# Any matlab gurus here?

• MATLAB
Ok, this should be a simple problem, but its not working out for me.

I need to use matlab to show that the columns of a 3x3 matrix are orthonormal. I called each of the columns separate vectors, because I thought it would be easier. So now I have 3 3x1 vectors. I want to multiply them together to show they are orthogonal.
But matlab keeps returning an error. Saying that internal dimensions must match or something. Anyone know why this is happening?

Also, is there an easy way to show that the vectors are normal? I dont know of any commands to show this.

Thanks guys.

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TD
Homework Helper
Matrix calculates everything with matrices. When you have 2 vectors with dimensions 1x4 (e.g. X and Y) and you want to multiply them, you cannot do X*Y since that would be multiplying a (1x4) with a (1x4) and that's impossible. You can use the dot-operator so that Matlab multiplies them element-by-element rather then seeing it as a matrix multiplication.

Instead of doing x*y, try x.*y

SGT
To prove that the vectors are orthogonal, their scalar product must be zero. Calling your vectors $$V_1, V_2, V_3$$, you must find the products:
$$V_1 * V_2^'$$, $$V_2 * V_3^'$$ and $$V_3 * V_1^'$$.

Talking about matlab, how do you intergrate area or distance from a point to another with a function?

SGT
Werg22 said:
Talking about matlab, how do you intergrate area or distance from a point to another with a function?
If you mean the area below a function, you can use the functions:

uart
morry said:
Ok, this should be a simple problem, but its not working out for me.

I need to use matlab to show that the columns of a 3x3 matrix are orthonormal. I called each of the columns separate vectors, because I thought it would be easier. So now I have 3 3x1 vectors. I want to multiply them together to show they are orthogonal.
But matlab keeps returning an error. Saying that internal dimensions must match or something. Anyone know why this is happening?

Also, is there an easy way to show that the vectors are normal? I dont know of any commands to show this.

Thanks guys.
Think about this Morry, if you pre-multiple the matrix by it's transpose (M'*M), what does the occurance of zeros in the off diagonal positions tell you?

uart said:
Think about this Morry, if you pre-multiple the matrix by it's transpose (M'*M), what does the occurance of zeros in the off diagonal positions tell you?
This would show that its orthog wouldnt it? I have to show that the vectors are orthonormal aswell though.

Thanks a lot for your help guys. I knew there was a little trick I had to do. Cheers.

SGT
In order for the vectors to form an orthonormal basis, they must be orthogonal and unit.
A unit vector has modulus 1.
|V| = V'*V

Thanks SGT. Doing V'*V gives me 1s on the diagonal.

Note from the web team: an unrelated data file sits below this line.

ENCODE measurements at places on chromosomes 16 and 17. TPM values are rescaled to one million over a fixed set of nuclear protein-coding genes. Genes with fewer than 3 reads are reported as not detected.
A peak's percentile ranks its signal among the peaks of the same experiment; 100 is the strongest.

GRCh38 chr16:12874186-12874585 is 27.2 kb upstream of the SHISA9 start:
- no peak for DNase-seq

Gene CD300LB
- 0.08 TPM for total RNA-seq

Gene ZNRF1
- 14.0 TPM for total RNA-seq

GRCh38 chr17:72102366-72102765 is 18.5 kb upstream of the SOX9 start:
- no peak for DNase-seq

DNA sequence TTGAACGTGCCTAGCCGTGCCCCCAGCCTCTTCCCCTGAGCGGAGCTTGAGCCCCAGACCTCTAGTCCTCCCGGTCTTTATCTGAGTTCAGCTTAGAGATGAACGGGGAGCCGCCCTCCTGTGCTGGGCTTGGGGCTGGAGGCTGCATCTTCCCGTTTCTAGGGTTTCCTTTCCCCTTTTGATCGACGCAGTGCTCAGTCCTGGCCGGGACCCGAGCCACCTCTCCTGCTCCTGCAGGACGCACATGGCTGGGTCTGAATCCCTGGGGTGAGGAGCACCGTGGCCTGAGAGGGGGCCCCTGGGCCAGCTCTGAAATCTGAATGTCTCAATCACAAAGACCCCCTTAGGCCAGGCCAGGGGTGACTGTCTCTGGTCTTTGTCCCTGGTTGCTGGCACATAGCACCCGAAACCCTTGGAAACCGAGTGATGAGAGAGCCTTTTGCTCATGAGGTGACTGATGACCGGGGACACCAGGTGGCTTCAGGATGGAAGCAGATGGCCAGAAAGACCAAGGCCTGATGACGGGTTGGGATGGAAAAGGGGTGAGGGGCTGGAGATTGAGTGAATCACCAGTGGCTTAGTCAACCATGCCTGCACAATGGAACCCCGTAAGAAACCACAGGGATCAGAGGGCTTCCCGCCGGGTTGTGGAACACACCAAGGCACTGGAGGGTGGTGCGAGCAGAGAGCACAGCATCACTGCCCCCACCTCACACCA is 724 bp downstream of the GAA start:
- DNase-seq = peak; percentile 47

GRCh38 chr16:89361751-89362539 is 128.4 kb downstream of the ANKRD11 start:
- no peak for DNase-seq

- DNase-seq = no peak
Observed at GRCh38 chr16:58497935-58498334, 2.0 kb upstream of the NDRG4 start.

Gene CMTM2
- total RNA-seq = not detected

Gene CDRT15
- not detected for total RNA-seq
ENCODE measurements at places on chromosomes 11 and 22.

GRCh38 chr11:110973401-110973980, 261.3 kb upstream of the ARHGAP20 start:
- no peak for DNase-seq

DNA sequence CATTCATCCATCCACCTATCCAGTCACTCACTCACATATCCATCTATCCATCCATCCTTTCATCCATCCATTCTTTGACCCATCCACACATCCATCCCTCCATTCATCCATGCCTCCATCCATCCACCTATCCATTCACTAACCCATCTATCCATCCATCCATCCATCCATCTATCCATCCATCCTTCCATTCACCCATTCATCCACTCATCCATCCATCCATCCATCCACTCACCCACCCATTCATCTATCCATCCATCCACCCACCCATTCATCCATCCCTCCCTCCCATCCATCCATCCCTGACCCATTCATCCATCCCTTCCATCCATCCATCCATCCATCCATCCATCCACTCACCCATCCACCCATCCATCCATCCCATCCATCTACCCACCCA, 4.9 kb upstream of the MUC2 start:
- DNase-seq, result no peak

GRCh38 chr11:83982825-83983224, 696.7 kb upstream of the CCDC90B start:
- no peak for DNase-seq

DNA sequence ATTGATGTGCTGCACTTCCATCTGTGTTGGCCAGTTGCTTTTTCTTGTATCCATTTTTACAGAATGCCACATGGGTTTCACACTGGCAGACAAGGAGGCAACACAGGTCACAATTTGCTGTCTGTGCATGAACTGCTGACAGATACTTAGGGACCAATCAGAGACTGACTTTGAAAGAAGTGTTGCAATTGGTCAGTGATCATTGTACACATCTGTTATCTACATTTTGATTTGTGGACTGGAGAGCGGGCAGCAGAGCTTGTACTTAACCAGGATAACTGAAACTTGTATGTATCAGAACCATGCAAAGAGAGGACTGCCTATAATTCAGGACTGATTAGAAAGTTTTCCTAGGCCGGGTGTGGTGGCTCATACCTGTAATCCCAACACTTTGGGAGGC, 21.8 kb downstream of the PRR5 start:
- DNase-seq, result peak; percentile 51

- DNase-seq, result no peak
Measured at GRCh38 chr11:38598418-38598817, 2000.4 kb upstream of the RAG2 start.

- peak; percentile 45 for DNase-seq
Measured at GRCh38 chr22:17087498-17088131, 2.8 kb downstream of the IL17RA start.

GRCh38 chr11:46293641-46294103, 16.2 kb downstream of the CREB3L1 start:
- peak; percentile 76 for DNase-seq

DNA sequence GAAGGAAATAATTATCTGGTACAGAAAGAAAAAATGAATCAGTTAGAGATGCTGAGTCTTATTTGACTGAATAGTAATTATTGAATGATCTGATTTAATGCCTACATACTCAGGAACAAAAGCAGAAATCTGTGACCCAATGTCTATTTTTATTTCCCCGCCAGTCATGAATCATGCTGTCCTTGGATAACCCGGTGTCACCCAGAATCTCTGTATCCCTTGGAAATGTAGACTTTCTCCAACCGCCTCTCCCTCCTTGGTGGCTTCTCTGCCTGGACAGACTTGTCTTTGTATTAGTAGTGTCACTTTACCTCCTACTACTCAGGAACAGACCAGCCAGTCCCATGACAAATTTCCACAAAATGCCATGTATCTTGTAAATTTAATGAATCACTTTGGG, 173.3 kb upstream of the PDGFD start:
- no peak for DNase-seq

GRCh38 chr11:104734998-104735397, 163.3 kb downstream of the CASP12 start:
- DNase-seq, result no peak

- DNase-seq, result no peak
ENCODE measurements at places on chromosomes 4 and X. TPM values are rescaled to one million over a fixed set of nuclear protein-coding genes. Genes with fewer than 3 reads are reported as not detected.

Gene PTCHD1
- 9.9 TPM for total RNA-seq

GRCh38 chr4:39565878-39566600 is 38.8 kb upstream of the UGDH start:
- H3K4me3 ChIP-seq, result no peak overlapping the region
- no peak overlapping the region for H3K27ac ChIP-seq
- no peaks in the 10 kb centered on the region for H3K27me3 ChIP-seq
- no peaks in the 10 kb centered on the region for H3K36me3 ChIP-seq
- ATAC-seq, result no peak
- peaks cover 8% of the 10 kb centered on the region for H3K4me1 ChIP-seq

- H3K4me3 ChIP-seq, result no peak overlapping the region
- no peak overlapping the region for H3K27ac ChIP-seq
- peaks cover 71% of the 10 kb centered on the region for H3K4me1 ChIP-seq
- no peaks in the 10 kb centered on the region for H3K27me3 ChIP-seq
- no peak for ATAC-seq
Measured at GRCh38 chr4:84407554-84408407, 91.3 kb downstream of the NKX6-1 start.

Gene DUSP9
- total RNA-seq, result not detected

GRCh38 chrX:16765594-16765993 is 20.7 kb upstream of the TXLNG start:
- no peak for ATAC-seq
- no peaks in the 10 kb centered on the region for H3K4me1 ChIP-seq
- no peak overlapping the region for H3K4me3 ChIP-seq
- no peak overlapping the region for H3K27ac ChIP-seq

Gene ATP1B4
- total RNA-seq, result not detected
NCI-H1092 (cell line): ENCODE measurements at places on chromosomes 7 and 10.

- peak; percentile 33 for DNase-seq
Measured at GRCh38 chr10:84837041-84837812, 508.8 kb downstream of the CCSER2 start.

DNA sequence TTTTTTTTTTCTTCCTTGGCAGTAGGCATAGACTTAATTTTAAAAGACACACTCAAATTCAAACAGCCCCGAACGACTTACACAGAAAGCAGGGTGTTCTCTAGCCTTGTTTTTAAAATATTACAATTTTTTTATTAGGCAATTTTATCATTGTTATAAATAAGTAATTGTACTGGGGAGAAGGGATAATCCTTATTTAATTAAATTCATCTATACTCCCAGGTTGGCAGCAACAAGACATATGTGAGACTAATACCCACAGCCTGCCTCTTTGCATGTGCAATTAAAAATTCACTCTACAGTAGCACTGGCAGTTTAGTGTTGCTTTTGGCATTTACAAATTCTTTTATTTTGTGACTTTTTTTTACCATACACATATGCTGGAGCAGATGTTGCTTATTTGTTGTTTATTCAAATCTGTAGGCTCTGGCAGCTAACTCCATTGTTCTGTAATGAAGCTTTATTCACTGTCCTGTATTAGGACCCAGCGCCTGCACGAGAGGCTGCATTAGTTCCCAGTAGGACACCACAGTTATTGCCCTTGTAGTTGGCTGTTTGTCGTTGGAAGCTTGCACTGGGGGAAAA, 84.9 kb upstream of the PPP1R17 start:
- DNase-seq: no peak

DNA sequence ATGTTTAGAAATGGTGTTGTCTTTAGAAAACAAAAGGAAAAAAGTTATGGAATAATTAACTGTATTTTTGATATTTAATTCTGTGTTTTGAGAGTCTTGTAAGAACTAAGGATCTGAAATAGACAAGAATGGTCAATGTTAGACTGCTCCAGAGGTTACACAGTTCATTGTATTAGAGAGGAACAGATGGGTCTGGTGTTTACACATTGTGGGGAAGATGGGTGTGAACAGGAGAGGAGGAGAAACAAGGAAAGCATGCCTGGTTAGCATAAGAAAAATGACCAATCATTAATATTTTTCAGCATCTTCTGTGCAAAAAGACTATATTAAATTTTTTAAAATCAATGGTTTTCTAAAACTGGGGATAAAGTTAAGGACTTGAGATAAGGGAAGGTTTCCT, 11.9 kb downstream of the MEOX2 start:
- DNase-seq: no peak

How would I actually go about orthog. diagonalising this matrix? If I was doing this by hand, I would just divide by its modulus, but I cant find the moduli of these vectors using matlab.

I have multiplied the 3x1 vectors to try and get them to equal 0, but they are not equalling 0.

Thanks guys.

SGT
morry said:
Thanks SGT. Doing V'*V gives me 1s on the diagonal.

How would I actually go about orthog. diagonalising this matrix? If I was doing this by hand, I would just divide by its modulus, but I cant find the moduli of these vectors using matlab.

I have multiplied the 3x1 vectors to try and get them to equal 0, but they are not equalling 0.

Thanks guys.
If $$P$$ is an orthogonal matrix and $$B = P^{-1}AP = P'AP$$, then $$B$$ is said orthogonally similar to $$A$$.
If $$A$$ is real and symetric, it is orthogonally similar to a diagonal matrix whose diagonal elements are the eigenvalues of $$A$$.
In Matlab the command $$[V,D] = eig(A)$$ returns two matrices. $$D$$ is a diagonal matrix containing the eigenvalues of $$A$$ and is orthogonally similar to $$A$$. $$V$$ is a matrix containing in its columns the eigenvectors of $$A$$.
We have $$D = V^{-1}AV = V'AV$$

Thanks again SGT.

I am still unsure about how to show that my eigenvectors are orthonormal? I tried multiplying them like you mentioned, but they come out as numbers, not zero. Also, is there a command that finds the modulus of the vectors?

SGT
The eigenvectors are not necessarilly orthonormal. All it is required is that they are linearly independent in order to form a basis.
To my knowledge there is no single command to calculate the modulus of a vector, but the command V´*V is so simple that I think any other command would be longer to type.

v'v or vv' depending on if you used columns or vectors. or i believe there is a norm function. use the condition v'v or vv' < 1+e where e is a sufficiently small threshold

orthonormal system:
vi'vi < 1+e
abs(vi'vj)< 0+e

Cheers everyone, I finally got the q out. I think I was being a bit of a dumbarse. :)